The February employment report will likely be seen as a watershed moment in this recovery and perhaps for the 2004 Presidential election as well. Not only did the disappointing gain of only 21,000 jobs last month stun most economists, who had confidently forecast a gain in the range of 125,000, but the continued weak pace of hiring also ensures that the economy will be a major, if not the biggest, issue in the upcoming fight for the White House. In addition, the February shortfall, along with downward revisions to both the December and January data, raise the critical question: Why aren't businesses hiring?
An offshoot to that question is equally important to the outlook: Will weak job growth derail this recovery? After all, if consumers can't find jobs, or if they feel worried about their employment prospects, they could snap their wallets shut. A consumer pullback could be a disaster for growth: Bear in mind that it was sturdy household spending, along with the rush to buy homes, that kept the U.S. economy above water even as capital spending weakened and a record pace of inventory cutbacks subtracted from economic growth.
Traditionally, consumer spending has been tied to job prospects, so the weak labor market cannot be discounted as a drag on the recovery. But at this stage of the business cycle, another economic force may prove more powerful than the historic jobs-spending link. Government actions will act as a bridge that will help the economy cross over this extended valley of almost nonexistent hiring. Public policy, not private hiring, will be the key support for demand in coming months.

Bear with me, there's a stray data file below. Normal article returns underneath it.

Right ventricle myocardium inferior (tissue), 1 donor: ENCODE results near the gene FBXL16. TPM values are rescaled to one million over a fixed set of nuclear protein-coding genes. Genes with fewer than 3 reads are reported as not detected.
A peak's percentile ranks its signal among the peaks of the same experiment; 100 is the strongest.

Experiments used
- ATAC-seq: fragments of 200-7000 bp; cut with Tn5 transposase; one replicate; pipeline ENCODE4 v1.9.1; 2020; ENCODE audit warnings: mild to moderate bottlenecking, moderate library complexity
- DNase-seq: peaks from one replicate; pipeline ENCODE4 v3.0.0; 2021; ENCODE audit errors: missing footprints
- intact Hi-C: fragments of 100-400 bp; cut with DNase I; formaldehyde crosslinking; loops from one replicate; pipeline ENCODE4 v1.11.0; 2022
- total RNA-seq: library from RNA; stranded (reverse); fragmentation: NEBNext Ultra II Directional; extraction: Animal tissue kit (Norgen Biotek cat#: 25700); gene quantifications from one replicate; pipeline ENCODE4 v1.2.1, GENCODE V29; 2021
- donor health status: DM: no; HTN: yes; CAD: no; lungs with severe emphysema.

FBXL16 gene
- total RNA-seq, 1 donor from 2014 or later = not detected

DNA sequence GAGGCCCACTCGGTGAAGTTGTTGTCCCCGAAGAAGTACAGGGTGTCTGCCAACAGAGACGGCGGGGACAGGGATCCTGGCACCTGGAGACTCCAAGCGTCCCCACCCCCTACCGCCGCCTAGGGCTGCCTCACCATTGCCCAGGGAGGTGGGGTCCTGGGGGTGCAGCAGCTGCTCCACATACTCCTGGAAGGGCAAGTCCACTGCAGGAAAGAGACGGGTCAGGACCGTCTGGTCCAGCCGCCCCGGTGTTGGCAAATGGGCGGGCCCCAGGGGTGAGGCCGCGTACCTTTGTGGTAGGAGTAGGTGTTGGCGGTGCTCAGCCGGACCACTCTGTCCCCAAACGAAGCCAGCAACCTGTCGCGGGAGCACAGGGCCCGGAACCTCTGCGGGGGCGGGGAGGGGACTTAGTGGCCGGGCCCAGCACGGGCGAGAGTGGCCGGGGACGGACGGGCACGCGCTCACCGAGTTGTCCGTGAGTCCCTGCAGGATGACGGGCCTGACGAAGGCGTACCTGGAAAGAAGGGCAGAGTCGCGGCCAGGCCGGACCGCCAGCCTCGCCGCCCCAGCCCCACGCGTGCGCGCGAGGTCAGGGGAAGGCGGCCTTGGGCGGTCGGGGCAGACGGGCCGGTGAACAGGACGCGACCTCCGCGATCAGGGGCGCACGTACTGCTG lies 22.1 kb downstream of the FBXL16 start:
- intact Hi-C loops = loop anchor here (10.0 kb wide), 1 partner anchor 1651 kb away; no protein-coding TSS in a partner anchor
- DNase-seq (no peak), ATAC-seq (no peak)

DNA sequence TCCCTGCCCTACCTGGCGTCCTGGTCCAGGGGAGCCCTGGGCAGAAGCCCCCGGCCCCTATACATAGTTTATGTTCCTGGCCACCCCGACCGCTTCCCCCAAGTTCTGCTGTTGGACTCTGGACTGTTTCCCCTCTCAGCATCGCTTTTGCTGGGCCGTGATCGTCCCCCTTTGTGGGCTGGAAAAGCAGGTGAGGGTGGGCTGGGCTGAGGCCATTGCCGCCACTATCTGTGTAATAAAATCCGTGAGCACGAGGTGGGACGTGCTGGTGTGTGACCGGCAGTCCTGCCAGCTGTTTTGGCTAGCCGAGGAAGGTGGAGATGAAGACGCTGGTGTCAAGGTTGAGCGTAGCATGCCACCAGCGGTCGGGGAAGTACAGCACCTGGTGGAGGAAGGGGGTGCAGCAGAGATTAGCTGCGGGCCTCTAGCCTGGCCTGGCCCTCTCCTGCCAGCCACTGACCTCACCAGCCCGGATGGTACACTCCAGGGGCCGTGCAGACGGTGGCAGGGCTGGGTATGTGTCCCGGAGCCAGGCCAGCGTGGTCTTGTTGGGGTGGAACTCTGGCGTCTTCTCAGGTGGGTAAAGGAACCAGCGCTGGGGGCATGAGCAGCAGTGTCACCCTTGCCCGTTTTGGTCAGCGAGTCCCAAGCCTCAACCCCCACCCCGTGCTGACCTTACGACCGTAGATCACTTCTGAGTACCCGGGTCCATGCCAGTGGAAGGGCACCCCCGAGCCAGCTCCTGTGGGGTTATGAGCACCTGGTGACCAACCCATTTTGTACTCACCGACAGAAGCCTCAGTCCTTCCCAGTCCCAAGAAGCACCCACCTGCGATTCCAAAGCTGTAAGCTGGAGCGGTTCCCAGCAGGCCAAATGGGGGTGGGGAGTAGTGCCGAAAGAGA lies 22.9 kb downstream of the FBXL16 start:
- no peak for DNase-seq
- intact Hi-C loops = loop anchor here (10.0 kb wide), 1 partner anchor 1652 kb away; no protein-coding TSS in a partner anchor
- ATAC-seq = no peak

TRUE, LOW INTEREST RATES and tax cuts are typical government responses when the economy needs help. What makes current policy so extraordinary is the aggressiveness of both the Federal Reserve and the Bush Administration.
The Fed has kept the federal funds rate at 1% for nine months. The real fed funds rate -- the funds rate minus inflation -- has been negative for 1 1/2 years (chart). A negative real funds rate is a sign that Fed policy is very accommodative. You have to go back to the late 1970s, when the U.S. was recuperating from the severe 1973-75 recession, to find Fed policy so easy for so long a period.
Likewise, fiscal policy has been very conducive to growth. In real-dollar terms, the 2003 Bush tax plan was the third-largest since World War II, according to the Tax Foundation. Altogether, the three stimulus packages since 2001 have transferred a large 2% of national income from the government to the private sector.
Although both fiscal and monetary policy have yielded more growth in demand and will continue to do so, the Fed's actions cast a wider net. Low rates have allowed businesses and consumers to clean up their balance sheets, and they have financed purchases of big-ticket items, from homes to cars to capital goods.
For businesses, cheap money has enabled them to improve their finances and profitability, which in turn has boosted the fortunes of shareholders. According to the Fed's latest data, nonfinancial corporations took on little debt in 2001 and 2002 and then increased their liabilities by just 4.2% in 2003. At the same time, better cash flow, along with the start of some inventory building, pushed up their assets by 5%, with financial assets up 6.8% last year.
As a result, corporate net worth hit a record $10 trillion at the end of 2003. This increased wealth, along with easy financing and expected good profit gains this year, will give businesses the means to keep expanding their capital-spending plans. That will be a significant plus to real gross domestic product this year.